In the film, Asgharnejad, who plays himself, agrees to become a spokesperson for this international, American-based ad agency. To him, this becomes the stage for his next great performance. To them, it means capitalizing on the Internet trend of stupid stunts going viral. Their target market is boys aged 13 to 17, and they are positive that Amir holds the key to this demographic. Creative director Brady Thompson (Brett Gelman) has a vision for the energy drink campaign. Describing energy drinks as something that loosely keeps a balance between immortality and collapsing from exhaustion, he flies Asgharnejad over from Norway to take part in the project.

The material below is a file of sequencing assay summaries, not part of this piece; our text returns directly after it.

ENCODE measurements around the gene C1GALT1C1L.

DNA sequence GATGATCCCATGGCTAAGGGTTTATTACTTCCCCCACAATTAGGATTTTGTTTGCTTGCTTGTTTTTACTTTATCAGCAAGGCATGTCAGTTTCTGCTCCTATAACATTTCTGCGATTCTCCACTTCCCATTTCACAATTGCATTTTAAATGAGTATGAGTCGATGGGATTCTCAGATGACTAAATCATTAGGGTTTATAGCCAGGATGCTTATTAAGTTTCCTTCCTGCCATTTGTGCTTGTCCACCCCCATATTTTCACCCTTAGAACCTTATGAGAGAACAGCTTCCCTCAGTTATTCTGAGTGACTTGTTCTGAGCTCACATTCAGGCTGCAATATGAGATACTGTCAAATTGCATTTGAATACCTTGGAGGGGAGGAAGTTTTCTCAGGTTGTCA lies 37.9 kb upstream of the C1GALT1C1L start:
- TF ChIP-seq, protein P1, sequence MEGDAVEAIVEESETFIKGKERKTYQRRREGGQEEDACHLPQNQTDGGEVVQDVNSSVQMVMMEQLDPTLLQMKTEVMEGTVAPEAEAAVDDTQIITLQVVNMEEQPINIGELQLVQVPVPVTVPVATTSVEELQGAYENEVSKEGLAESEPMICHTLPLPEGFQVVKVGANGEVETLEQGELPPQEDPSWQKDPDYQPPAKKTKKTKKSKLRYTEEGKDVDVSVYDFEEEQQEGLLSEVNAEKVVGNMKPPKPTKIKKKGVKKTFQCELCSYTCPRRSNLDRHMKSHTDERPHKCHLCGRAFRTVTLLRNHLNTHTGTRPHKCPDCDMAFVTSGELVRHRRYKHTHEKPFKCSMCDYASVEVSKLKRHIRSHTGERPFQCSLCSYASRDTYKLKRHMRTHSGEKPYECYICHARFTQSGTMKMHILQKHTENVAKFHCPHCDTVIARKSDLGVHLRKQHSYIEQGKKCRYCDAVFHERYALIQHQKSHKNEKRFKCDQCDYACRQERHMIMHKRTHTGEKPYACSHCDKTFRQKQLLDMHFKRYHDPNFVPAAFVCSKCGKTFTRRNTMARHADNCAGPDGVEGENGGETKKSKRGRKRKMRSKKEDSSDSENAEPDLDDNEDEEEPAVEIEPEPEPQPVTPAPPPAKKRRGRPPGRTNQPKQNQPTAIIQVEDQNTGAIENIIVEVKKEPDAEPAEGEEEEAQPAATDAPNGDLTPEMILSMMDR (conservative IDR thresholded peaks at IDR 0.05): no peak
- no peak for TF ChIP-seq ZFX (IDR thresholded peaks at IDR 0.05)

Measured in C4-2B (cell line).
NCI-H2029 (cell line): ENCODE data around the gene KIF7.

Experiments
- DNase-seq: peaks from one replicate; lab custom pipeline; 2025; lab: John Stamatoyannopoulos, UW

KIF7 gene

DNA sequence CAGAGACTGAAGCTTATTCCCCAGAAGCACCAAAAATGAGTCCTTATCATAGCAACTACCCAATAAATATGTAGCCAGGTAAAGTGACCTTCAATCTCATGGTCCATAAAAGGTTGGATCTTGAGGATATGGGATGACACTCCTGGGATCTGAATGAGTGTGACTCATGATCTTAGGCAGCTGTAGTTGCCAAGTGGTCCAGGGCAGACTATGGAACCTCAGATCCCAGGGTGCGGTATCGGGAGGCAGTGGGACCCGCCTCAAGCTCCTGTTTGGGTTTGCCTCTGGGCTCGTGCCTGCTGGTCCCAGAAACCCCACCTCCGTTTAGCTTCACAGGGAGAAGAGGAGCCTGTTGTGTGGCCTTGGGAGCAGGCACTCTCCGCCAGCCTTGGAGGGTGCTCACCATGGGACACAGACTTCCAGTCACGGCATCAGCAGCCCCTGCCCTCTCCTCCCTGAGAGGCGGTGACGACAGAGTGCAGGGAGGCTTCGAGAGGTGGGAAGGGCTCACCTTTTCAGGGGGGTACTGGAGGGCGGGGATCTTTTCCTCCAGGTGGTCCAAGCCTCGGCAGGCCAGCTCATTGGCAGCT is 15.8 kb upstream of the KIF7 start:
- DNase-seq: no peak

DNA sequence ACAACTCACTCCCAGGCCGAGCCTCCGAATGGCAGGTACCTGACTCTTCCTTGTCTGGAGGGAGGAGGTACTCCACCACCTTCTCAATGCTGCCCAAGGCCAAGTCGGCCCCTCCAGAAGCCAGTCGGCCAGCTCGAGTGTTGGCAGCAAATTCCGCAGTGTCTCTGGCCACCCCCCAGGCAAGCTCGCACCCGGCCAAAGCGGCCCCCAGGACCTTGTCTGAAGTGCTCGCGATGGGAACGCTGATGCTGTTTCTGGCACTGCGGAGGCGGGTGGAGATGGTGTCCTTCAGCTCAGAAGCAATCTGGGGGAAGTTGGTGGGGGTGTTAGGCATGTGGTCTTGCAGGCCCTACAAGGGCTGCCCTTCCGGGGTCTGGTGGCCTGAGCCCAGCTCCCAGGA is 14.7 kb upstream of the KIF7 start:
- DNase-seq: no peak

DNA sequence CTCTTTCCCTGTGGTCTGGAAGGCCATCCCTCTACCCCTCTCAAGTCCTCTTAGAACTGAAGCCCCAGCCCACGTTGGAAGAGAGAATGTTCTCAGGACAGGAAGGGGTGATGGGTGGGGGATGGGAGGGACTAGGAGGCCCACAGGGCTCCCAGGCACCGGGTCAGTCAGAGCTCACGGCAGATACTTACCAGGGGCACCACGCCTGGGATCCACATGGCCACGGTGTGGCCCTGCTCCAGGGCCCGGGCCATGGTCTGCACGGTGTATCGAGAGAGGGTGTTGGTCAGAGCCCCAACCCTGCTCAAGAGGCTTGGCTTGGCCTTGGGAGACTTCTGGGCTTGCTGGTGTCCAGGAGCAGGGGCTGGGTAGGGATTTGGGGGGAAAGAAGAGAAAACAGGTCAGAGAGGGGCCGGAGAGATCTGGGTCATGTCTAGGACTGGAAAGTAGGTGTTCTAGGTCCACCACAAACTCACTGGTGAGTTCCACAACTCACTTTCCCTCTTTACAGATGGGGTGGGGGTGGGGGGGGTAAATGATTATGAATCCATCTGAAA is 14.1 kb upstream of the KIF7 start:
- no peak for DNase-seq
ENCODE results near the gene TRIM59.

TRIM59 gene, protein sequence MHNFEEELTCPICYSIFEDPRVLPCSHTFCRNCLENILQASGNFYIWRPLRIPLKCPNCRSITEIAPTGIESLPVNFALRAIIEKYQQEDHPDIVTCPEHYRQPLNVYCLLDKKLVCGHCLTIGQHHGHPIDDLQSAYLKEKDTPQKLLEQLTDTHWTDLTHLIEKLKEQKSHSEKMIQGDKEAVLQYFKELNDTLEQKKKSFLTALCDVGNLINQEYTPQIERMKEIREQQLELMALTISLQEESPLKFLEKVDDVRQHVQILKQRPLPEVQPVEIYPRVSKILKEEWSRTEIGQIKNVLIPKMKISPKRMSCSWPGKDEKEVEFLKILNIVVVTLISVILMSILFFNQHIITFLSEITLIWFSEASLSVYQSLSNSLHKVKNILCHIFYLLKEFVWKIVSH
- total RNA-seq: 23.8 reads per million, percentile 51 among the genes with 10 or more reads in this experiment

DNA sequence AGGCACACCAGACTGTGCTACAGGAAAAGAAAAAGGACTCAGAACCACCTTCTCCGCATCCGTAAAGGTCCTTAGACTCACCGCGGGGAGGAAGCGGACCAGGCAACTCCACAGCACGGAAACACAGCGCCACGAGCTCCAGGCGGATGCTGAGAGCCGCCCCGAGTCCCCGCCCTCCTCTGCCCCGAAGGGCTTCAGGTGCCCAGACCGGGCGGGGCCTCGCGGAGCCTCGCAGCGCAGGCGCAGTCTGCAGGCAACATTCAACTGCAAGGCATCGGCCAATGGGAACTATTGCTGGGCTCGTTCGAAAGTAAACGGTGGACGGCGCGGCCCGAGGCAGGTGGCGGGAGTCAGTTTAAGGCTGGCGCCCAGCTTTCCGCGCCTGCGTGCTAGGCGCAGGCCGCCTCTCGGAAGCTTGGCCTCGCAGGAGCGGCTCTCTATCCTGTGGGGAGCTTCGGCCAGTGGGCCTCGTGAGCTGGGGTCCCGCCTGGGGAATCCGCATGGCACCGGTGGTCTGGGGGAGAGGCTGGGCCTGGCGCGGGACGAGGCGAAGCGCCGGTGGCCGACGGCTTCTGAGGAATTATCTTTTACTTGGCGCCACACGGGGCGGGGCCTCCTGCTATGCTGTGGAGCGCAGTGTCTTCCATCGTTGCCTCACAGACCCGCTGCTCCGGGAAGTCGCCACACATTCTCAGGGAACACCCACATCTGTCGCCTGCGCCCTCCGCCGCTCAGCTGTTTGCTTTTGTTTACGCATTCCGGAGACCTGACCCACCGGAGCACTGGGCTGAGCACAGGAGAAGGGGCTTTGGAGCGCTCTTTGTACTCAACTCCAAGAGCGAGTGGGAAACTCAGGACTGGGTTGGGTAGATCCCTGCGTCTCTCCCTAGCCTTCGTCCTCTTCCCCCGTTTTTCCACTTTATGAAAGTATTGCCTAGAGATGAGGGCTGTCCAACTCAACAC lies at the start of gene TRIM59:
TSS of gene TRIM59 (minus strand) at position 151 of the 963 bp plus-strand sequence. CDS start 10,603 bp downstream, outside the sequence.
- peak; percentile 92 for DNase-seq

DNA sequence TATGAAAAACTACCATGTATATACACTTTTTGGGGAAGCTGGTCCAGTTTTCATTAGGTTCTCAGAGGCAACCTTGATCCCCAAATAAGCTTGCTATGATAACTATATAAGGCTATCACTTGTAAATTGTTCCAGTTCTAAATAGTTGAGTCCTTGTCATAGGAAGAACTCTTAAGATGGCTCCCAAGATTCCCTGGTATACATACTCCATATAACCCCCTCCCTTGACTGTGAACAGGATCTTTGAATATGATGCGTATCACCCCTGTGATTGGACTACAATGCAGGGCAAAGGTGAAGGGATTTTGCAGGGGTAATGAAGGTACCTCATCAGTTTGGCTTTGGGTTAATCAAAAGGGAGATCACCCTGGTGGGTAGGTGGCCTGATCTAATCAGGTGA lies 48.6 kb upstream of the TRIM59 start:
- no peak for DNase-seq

The film makes a farce of the marketing agency and the God complex of creative director Thompson, who keeps insisting Asgharnejad is not ‘part’ of the corporate world—his line of work just happens to be ‘in’ it.

The story is a meta-satirical analysis, poking fun at the unglamorous reality of marketing, but also poking fun at itself. It is a movie filming people filming people, told from Asgharnejad’s point of view. Because of this, there is a slight slant in the ridiculousness, as the characters involved are all over the top. The clients are hard to deal with. The actors are finicky. Thompson’s protectiveness over his creative work is overwhelming. Drib tries to not take itself too seriously, yet the ‘seriousness’ of the situation is what’s funny.